Dr. Bared explaining the use of Rib Cartilage in Revision Rhinoplasty
Dr. Bared was recently invited as an expert speaker at the 31st Annual American Academy of Cosmetic Surgery meeting in New Orleans. At the meeting Dr. Bared spoke about the use of rib cartilage in revision rhinoplasty. Dr. Bared first reviewed with the other surgeons in the audience the indication, the advantages and the disadvantages of using rib cartilage. He then explained certain surgical techniques which can be employed to safely and effectively use rib cartilage in revision rhinoplasty.
Indications/ Advantages/ Disadvantages
The indication for the use of rib cartilage in rhinoplasty varies for each surgeon. Dr. Bared explained to the audience what propels him to use rib cartilage in revision rhinoplasty. Rib cartilage is mostly used in revision rhinoplasty surgery when the patient does not have septal cartilage. Septal cartilage is the ideal cartilage to use in rhinoplasty as it can provide thin, strong pieces of support to the structure of the nose. However, many times in revision rhinoplasty surgery septal cartilage is not present or sufficient to address the deformities of the nose. In cases where the nose is deviated, pinched, or overly narrowed from previous rhinoplasty surgery rib cartilage can then be used as a source for cartilage grafting. Rib cartilage has much of the inherent properties of septal cartilage in that it can be shaved to very thin pieces yet still retain its strength. Another great advantage of rib cartilage is that from a small segment of cartilage there is an abundance of usable pieces which can be used for grafts. This is in contrast to ear cartilage. In a sense, ear cartilage taken from both ears does not equal the amount of usable cartilage that can be obtained from a small segment of rib cartilage. However, one of the disadvantages of rib cartilage is the learning curve needed as a surgeon to be able to use it properly. Rib cartilage is not used by surgeons who perform revision rhinoplasty sparingly but rather surgeons need to be adept at how to use the cartilage. The second disadvantage of rib cartilage is that it requires an incision in the chest. With Dr. Bared’s technique, he harvests the cartilage from the 6th or 7th rib by which the incision can be concealed within the crease underneath the female patient’s breast or under the chest muscle in males.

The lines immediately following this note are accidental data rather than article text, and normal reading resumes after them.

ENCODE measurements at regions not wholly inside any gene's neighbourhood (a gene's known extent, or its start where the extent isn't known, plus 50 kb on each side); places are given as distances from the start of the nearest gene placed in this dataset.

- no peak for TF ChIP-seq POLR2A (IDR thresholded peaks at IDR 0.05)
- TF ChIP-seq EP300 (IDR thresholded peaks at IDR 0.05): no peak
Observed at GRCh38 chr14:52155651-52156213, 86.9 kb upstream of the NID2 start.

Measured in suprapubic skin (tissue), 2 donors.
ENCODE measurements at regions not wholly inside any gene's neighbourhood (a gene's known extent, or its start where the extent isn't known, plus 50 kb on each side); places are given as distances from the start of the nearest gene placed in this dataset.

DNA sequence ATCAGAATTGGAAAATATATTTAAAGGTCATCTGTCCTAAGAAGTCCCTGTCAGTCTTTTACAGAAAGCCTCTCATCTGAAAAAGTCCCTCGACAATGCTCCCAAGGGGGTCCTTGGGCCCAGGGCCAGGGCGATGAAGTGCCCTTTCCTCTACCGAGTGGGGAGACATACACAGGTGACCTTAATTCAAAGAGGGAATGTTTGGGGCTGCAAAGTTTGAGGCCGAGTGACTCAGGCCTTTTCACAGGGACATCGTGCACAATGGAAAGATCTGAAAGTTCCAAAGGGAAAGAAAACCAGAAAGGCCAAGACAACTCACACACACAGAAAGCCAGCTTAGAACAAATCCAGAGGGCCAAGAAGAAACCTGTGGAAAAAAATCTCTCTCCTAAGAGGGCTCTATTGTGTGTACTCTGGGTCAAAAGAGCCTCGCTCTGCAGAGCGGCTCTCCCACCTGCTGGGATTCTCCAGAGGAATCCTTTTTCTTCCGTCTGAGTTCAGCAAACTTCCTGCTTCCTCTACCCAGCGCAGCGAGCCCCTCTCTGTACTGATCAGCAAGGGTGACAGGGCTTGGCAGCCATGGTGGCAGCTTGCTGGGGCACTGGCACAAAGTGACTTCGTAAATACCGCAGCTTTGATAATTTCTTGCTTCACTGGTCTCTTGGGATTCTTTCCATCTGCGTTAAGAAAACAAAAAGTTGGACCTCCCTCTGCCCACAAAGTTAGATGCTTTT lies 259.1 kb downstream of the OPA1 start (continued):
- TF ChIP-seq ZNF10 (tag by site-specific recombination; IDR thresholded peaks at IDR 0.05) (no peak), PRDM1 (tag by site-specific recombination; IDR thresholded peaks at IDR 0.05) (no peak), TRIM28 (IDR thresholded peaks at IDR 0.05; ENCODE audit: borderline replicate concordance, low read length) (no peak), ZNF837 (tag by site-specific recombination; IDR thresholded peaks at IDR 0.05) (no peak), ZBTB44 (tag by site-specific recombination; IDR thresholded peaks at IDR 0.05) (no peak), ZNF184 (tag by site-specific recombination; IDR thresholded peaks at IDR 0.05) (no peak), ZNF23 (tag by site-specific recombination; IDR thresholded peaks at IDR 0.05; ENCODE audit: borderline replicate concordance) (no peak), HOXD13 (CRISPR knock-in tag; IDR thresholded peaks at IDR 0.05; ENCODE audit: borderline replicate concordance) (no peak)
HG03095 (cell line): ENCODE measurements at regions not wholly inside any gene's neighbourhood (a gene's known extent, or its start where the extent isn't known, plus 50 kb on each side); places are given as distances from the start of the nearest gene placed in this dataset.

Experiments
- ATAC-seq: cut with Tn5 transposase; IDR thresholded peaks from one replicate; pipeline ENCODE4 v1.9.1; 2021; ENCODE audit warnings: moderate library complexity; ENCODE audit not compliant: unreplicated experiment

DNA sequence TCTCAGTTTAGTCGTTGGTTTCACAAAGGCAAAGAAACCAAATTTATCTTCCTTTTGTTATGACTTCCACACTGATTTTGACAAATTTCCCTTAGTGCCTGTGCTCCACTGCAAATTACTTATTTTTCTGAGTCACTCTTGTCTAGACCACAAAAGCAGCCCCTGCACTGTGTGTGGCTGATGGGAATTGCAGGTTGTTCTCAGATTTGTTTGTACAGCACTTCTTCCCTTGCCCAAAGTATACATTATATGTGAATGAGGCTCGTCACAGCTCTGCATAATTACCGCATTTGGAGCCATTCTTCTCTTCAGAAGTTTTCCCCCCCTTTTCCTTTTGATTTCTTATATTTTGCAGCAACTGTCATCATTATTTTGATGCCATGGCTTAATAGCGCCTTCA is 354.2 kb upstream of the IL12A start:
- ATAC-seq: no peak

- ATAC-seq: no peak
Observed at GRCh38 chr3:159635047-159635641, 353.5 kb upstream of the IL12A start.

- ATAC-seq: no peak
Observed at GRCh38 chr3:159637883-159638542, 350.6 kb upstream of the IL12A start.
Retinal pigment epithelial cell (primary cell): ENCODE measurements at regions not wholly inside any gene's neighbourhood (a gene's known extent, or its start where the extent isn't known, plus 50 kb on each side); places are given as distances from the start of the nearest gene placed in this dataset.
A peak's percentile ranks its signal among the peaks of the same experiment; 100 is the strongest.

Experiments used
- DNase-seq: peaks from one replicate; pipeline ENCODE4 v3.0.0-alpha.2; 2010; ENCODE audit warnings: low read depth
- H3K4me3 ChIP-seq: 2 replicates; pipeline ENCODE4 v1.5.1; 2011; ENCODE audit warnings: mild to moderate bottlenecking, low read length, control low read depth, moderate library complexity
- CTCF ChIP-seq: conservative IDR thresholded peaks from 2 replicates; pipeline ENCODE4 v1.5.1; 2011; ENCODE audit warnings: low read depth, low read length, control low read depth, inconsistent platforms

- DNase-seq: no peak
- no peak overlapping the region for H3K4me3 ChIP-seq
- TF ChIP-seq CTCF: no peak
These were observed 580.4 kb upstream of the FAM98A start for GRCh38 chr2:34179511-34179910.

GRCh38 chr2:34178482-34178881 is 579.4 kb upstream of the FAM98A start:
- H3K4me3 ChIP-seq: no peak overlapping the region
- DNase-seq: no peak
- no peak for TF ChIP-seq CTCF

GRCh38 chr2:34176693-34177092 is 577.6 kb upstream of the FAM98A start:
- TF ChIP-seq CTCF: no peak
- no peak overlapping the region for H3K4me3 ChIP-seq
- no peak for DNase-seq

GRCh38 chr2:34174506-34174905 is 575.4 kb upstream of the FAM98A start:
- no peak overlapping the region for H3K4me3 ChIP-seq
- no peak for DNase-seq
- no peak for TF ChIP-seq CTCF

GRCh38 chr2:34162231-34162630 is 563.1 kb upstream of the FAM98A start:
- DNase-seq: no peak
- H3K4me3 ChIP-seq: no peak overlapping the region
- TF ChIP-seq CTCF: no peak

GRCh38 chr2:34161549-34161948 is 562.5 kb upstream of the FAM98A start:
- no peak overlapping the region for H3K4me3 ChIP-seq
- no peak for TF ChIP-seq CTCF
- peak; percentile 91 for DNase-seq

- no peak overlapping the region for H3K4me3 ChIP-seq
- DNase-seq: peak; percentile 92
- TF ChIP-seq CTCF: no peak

Dr. Bared explained to the audience his surgical technique in how to best optimize and use rib cartilage in revision rhinoplasty surgery. Dr. Bared first explained his technique for the harvesting or removal of the cartilage. He explained how to best employ the technique to minimize risks associated with rib graft harvesting such as injury to the lining of the lungs resulting in what is called a pneumothorax. The inexperienced surgeon may find the proper use of rib cartilage to be daunting in that they are leery of the cartilage warping or bending after the surgery. Dr. Bared explained that if the cartilage is carved in a certain manner and used in a certain manner the risk of cartilage warping after surgery can be minimized. He explained his technique for carving the cartilage and using the cartilage pieces in a certain manner to help greatly decrease the risk if warping. Dr. Bared explained that the younger the patient, the more he expects for the cartilage to bend as younger patients have less calcium deposits in the cartilage. Being that this is expected in the younger patient, certain maneuvers can be employed to essentially take advantage of this property of the cartilage. In sum, with the proper indications and with the use of certain surgical techniques, rib cartilage can be a very effective means of helping to correct deformities present in revision rhinoplasty.